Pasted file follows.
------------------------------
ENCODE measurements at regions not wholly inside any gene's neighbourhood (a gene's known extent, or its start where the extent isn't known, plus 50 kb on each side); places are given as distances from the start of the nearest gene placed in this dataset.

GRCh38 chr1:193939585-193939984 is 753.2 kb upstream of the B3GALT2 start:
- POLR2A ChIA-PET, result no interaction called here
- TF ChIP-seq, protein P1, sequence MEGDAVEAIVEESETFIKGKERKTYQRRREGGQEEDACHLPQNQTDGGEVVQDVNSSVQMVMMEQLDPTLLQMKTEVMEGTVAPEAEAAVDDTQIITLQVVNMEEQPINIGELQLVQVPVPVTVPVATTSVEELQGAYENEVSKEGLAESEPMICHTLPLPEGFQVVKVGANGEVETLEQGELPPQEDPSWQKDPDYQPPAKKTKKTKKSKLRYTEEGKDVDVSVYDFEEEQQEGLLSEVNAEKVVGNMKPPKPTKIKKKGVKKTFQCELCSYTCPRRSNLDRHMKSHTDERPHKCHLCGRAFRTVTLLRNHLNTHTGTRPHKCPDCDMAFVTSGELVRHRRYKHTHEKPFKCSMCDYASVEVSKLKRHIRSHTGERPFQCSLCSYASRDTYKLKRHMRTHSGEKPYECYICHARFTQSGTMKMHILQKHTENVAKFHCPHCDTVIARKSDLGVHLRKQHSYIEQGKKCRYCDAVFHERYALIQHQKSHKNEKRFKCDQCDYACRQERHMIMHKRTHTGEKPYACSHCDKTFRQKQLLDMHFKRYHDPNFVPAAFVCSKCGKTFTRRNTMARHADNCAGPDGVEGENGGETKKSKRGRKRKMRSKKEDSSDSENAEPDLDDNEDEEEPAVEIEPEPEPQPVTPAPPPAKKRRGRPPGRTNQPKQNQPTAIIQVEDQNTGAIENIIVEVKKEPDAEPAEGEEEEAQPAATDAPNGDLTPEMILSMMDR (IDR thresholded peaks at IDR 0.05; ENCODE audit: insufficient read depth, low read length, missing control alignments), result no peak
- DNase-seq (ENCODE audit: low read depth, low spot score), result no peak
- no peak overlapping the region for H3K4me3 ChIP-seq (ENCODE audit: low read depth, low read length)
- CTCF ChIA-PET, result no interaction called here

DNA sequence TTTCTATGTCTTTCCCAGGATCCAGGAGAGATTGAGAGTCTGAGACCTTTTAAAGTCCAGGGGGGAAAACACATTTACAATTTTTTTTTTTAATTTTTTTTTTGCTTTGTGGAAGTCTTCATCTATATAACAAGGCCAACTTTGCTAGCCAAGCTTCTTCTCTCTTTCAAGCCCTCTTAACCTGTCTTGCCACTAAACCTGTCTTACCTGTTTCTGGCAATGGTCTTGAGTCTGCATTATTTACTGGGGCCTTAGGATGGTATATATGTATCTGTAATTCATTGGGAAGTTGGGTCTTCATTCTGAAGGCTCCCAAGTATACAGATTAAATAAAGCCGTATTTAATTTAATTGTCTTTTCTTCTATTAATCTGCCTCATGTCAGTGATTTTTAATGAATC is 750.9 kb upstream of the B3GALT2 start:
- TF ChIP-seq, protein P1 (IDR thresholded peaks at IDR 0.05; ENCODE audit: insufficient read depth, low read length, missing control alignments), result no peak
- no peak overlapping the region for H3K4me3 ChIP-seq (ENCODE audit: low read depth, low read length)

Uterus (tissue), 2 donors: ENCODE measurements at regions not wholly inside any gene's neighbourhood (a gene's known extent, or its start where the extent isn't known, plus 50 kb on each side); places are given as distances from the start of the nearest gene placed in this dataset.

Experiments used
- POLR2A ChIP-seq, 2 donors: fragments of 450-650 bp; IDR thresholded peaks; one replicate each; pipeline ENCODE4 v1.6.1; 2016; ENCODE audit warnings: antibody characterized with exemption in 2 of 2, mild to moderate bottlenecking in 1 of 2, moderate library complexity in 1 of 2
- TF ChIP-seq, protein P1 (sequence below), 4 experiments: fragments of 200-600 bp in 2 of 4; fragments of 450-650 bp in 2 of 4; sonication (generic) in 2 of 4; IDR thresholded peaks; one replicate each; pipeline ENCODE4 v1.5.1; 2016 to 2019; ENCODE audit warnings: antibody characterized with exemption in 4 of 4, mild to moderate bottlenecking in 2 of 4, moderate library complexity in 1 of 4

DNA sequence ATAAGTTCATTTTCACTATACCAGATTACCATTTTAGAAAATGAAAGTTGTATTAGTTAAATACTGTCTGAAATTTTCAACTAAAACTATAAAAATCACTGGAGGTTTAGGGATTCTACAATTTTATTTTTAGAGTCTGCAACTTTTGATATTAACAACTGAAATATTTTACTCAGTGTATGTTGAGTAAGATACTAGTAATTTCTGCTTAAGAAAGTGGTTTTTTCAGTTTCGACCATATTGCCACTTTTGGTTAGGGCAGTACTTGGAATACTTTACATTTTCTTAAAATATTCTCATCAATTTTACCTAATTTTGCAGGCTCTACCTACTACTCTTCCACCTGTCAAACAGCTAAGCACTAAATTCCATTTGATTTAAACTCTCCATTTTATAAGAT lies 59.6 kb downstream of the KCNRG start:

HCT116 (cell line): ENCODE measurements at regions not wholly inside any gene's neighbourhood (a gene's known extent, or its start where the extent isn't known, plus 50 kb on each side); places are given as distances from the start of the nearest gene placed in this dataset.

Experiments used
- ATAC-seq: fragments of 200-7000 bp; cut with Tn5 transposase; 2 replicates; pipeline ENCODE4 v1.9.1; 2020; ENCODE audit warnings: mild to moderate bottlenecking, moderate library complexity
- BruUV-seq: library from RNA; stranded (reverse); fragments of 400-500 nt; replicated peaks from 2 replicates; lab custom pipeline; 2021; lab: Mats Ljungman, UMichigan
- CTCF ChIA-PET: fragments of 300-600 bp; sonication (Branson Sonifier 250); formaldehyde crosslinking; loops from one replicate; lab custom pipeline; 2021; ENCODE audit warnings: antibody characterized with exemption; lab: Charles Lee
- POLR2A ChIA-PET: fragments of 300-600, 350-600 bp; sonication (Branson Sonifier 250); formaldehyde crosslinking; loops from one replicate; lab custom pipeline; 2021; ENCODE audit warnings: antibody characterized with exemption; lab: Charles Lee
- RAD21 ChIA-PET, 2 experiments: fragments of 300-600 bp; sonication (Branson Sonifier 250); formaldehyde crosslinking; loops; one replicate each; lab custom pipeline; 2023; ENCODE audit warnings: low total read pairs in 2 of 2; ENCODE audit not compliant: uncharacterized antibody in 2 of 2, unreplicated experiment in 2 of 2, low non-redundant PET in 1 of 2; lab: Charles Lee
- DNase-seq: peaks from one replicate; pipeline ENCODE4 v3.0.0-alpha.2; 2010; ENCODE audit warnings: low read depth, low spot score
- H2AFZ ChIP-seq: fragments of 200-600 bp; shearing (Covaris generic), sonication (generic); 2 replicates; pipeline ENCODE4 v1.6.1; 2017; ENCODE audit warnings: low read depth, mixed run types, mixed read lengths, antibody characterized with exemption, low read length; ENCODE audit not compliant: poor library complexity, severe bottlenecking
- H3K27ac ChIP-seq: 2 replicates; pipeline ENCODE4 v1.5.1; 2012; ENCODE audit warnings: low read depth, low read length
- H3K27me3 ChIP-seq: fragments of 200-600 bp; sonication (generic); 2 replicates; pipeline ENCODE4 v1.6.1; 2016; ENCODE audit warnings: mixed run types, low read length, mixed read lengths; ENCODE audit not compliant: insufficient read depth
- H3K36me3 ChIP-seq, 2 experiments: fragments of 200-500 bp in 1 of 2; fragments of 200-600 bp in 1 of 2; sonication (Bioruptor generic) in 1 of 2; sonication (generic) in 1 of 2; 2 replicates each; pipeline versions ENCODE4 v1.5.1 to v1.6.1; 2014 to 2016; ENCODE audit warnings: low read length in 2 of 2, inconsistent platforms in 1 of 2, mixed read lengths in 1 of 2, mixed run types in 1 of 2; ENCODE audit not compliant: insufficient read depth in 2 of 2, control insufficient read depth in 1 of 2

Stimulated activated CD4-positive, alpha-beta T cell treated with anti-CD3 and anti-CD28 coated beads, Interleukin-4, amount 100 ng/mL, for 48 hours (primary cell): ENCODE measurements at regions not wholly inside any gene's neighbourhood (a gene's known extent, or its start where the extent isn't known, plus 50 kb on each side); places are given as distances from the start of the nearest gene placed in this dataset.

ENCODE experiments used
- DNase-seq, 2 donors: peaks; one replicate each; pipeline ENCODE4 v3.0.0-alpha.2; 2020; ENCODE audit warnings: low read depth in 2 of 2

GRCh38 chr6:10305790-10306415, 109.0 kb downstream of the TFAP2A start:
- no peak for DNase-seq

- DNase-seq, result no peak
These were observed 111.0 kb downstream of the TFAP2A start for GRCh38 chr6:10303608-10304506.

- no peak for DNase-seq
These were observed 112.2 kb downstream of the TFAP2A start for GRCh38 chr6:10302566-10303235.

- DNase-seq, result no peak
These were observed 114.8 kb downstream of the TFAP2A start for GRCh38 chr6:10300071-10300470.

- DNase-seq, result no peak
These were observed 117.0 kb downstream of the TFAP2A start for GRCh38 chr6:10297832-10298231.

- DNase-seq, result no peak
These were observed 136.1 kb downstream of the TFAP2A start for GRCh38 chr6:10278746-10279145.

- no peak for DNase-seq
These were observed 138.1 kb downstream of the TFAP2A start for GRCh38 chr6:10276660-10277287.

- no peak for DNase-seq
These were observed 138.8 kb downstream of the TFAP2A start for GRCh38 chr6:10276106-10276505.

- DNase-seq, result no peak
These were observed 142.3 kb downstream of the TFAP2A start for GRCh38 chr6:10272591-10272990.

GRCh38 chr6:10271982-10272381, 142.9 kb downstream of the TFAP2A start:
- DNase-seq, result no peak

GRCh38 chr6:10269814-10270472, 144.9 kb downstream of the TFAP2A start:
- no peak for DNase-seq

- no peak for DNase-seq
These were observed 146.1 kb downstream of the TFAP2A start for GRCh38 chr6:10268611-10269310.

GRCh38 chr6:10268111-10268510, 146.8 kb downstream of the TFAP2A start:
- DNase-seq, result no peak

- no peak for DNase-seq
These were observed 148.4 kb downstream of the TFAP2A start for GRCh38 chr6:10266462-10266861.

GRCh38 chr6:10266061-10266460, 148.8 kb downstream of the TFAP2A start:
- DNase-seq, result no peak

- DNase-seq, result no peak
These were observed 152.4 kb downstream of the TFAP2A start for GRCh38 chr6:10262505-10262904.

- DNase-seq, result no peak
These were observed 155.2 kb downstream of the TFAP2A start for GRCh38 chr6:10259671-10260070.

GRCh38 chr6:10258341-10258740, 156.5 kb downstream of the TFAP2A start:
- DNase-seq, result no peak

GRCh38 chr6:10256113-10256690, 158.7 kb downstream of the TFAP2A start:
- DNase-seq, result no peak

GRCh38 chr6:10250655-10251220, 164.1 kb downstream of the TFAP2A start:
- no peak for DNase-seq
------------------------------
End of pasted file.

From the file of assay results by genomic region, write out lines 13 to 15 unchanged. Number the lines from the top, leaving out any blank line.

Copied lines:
- POLR2A ChIP-seq, 2 donors: fragments of 450-650 bp; IDR thresholded peaks; one replicate each; pipeline ENCODE4 v1.6.1; 2016; ENCODE audit warnings: antibody characterized with exemption in 2 of 2, mild to moderate bottlenecking in 1 of 2, moderate library complexity in 1 of 2
- TF ChIP-seq, protein P1 (sequence below), 4 experiments: fragments of 200-600 bp in 2 of 4; fragments of 450-650 bp in 2 of 4; sonication (generic) in 2 of 4; IDR thresholded peaks; one replicate each; pipeline ENCODE4 v1.5.1; 2016 to 2019; ENCODE audit warnings: antibody characterized with exemption in 4 of 4, mild to moderate bottlenecking in 2 of 4, moderate library complexity in 1 of 4

DNA sequence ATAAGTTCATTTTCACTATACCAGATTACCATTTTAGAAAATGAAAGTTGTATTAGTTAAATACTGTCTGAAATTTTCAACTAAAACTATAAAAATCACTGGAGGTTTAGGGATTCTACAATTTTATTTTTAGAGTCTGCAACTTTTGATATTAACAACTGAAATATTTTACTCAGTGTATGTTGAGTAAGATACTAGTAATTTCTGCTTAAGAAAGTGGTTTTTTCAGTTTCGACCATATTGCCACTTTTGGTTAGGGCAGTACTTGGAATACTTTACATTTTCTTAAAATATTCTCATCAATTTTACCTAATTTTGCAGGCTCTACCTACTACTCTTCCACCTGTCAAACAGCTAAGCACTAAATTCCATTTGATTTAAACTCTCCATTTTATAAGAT lies 59.6 kb downstream of the KCNRG start: